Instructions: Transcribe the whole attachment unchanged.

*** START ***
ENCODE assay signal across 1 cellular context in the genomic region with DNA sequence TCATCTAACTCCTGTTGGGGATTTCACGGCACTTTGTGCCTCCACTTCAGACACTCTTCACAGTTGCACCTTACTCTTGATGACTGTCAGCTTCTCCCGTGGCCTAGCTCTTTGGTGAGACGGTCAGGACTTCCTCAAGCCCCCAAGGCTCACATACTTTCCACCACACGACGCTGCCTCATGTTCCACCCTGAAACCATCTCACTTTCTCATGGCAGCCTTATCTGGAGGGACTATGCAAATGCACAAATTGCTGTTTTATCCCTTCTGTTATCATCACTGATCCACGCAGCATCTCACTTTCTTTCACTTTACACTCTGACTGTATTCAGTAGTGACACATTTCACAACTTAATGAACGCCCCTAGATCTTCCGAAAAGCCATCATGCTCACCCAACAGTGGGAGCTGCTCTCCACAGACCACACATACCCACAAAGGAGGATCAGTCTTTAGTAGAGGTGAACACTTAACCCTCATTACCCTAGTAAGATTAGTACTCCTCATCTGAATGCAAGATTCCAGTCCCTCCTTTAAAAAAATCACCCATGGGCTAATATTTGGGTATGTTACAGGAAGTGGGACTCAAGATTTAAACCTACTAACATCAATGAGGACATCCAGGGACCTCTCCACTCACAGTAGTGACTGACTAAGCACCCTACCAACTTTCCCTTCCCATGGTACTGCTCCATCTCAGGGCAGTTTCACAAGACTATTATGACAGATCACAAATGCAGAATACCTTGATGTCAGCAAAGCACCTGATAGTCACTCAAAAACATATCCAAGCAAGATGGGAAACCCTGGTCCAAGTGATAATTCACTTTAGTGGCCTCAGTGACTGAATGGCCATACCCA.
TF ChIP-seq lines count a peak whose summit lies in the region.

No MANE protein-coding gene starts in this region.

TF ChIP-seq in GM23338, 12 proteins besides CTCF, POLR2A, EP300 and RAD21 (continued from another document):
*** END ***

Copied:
ENCODE assay signal across 1 cellular context in the genomic region with DNA sequence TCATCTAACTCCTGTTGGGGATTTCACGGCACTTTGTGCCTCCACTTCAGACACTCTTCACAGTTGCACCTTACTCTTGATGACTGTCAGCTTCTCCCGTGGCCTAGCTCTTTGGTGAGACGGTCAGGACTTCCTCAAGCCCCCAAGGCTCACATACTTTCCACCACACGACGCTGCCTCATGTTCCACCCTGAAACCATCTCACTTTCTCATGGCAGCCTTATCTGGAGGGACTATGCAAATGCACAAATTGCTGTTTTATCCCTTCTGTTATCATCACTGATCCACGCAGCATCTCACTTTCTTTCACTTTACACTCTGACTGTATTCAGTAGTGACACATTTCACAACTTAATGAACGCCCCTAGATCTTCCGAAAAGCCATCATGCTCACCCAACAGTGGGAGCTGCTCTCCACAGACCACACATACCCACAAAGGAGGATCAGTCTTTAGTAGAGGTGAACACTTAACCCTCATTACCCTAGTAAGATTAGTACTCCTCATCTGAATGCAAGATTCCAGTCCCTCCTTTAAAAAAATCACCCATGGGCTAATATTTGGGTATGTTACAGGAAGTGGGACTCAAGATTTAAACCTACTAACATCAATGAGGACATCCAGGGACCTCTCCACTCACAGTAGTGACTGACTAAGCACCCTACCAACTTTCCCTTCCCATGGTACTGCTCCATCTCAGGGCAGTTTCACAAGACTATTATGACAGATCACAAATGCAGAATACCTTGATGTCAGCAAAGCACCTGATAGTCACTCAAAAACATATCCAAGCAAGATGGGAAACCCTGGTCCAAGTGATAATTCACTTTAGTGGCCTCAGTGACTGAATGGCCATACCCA.
TF ChIP-seq lines count a peak whose summit lies in the region.

No MANE protein-coding gene starts in this region.

TF ChIP-seq in GM23338, 12 proteins besides CTCF, POLR2A, EP300 and RAD21 (continued from another document):